I think the attractive, were Large Brook Duns, smaller than March Browns, but tan coloured also and with two (or was it three) tails. The fish, and there were now three or four rising, were ignoring the duns, so must have been taking the emergers.

I had my 10ft, 4-weight rod, rigged from the morning at Abercanaid, and removed the #16 Adams (Gareth Lewis’ tied) and smaller, tungsten beaded PTN, and replaced these with a single emerger from the selection tied by Simon Clarke, which I had ‘won’ in this year’s Monnow Rivers Association auction. Browny/greeny bodied, with spiky elk hair keeping it upright, in the surface film.

First cast and I was ‘in’, then, just as quickly, ‘out’, and never knowing what had grabbed a good offering, obviously.

More rises, more flicks, then, a take!

It was on, but what was it? It flashed, ran, but never close enough for me to determine what I had hooked. Then? Damn! Panic! I lost traction of the retrieved line hooked under my right forefinger against my rod handle, and fumbled quickly not knowing whether having done so, my prize was still attached. (Heh! We have all been there!!)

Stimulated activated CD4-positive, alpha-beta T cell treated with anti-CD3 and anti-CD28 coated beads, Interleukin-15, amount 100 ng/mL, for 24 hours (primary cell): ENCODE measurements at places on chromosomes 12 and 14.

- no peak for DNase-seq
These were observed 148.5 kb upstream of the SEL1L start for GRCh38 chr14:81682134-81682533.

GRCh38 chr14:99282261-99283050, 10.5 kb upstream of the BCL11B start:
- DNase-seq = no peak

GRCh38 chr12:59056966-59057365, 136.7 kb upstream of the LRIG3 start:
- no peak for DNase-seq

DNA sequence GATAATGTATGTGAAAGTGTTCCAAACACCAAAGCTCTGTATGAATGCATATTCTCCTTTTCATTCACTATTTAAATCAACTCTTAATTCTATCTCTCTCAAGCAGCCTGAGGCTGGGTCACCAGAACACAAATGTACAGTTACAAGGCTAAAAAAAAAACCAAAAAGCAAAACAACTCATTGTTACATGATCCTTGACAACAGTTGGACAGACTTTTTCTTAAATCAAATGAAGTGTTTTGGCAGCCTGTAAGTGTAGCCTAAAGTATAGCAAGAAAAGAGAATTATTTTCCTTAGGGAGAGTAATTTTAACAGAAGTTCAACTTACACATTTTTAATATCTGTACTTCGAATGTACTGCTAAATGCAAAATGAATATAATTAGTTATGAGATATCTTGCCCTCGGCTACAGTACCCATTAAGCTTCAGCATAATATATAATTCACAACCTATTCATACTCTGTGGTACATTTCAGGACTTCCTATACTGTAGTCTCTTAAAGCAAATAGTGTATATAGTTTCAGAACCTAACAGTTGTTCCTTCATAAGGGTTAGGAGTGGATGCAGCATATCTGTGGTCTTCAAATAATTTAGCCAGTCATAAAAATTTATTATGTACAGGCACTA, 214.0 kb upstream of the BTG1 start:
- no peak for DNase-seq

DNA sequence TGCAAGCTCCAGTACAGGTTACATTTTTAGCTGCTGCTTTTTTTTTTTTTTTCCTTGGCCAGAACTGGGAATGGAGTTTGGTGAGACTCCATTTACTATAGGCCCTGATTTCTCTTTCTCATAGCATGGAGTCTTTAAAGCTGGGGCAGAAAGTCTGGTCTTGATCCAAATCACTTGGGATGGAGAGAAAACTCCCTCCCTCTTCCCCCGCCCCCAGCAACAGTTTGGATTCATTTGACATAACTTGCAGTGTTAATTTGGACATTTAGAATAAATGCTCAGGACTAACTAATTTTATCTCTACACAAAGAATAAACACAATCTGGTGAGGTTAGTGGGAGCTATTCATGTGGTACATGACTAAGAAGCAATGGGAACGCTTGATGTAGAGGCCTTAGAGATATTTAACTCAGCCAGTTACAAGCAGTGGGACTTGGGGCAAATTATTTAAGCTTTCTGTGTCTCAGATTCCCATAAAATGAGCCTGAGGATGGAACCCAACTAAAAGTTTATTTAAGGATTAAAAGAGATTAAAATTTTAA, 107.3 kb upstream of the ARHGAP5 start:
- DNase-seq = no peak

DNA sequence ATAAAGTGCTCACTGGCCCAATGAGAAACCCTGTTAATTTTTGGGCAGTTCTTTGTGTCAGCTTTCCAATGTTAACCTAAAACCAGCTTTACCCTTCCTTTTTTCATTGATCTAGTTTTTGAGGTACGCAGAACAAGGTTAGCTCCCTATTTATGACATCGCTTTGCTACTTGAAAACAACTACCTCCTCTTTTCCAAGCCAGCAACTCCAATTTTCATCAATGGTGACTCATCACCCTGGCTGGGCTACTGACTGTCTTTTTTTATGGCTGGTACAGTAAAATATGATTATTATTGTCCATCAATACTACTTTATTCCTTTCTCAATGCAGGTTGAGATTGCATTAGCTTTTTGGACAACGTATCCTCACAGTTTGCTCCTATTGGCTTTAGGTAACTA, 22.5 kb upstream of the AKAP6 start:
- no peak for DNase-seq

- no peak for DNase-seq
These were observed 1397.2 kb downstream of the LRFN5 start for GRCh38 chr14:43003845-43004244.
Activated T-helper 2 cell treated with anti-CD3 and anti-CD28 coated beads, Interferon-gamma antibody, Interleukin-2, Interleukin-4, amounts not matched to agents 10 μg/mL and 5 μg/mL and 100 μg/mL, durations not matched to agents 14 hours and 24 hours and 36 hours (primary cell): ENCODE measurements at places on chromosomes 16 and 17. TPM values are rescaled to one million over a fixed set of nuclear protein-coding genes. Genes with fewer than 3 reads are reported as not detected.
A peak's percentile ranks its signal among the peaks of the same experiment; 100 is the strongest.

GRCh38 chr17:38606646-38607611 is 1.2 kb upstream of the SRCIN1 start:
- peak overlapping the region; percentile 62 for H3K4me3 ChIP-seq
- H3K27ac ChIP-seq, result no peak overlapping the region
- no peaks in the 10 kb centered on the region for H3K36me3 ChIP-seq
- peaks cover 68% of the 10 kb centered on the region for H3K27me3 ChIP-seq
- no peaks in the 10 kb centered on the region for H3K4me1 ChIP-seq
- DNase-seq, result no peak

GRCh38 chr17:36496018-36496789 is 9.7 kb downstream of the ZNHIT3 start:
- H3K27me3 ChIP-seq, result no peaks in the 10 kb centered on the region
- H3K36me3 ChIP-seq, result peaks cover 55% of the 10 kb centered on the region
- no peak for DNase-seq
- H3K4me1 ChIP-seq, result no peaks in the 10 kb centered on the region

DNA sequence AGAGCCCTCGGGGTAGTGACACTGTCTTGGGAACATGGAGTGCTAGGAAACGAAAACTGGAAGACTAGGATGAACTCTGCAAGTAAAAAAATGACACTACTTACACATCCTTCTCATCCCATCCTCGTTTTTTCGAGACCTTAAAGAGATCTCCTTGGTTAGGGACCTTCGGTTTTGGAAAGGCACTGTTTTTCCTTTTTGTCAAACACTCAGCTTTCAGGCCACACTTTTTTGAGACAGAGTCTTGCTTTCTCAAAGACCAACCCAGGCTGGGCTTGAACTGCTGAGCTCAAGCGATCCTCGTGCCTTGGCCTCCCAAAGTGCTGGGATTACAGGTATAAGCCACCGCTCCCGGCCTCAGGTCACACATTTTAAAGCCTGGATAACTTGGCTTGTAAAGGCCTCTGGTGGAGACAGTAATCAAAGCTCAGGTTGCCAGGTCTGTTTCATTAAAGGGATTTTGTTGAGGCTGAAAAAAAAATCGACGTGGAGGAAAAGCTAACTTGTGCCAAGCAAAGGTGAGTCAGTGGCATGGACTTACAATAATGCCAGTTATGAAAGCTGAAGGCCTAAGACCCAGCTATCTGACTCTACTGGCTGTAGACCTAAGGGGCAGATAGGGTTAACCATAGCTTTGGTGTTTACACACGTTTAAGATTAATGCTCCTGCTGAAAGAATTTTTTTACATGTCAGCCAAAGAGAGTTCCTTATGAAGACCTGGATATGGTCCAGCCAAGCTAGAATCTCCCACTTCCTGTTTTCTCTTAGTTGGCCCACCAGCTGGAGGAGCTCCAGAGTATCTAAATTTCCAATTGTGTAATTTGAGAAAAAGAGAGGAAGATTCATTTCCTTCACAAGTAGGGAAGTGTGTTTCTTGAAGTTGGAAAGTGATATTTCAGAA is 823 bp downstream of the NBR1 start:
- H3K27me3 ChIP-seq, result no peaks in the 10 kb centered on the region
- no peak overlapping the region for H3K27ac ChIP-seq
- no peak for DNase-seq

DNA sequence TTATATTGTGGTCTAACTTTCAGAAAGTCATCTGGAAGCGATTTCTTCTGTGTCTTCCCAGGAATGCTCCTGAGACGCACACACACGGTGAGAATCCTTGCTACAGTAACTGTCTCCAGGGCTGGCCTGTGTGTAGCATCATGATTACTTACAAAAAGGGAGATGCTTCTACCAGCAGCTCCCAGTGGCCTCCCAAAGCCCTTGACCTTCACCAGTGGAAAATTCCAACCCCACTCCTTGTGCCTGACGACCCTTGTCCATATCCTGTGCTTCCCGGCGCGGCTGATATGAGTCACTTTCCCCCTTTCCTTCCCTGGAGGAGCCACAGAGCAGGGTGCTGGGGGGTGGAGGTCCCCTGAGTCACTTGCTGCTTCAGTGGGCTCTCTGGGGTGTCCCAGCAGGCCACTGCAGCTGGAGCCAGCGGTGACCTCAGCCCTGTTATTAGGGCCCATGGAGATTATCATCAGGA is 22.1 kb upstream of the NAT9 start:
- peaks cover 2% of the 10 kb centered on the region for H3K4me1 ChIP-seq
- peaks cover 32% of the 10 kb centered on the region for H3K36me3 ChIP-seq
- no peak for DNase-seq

Stripping quickly, the line tightened and he was still on, which surprised given the barbless emerger he had taken. He flashed left and right, plunged, ran, but tired, and when netted, he would have heard me say, as if he were interested – “You, are my Cardiff trout!”

Quickly photographed and released, and this angler, happy, I flicked again and hooked but lost another, but ‘what the hell’?

Back home I downloaded my pictures and searched Googlemap to identify some reference points to describe my whereabouts.

I was mortified to find that there are two bridges on the A48 just north and west of the City Centre. One near Llandaff, and the next a little further west. I had been fishing below the easterly bridge. I had been fishing the Taff, and not the Ely.

I must have been on the Glamorgan Anglers Club water, and to this Club I offer my most sincere apologies, for I would never, knowingly, fish where I should not.

I have written to GAC, accordingly.

“Dear Mr Turner (Richard)

I am on a personal ‘quest’ to catch a trout from a river in every county in Wales.                 This week, I caught a trout in the County of Cardiff, on what I thought was the R Ely, but I now realise (after searching some detail via GoogleMaps) that there are two bridges on the A48, to the NW of the City Centre, and I was fishing below the wrong bridge, and on what is probably the water of the Glamorgan Anglers Club, where I had no right to be fishing. I am embarrassed by my oversight and would like in retrospect, and with your agreement to, make good a ‘wrong’, presuming that my conclusion is correct. Will you allow me to do this? What will be appropriate? Please let me know

Regards

Tony Mair”

What a good man the Chairman is –

“Hi Anthony and thanks for letting us know.  Don’t worry about righting a wrong.  We have stretches of the Taff, Usk, Wye and Trothy all of which contain trout and can be fished on our standard coarse licence if you”re interested

Regards

Richard”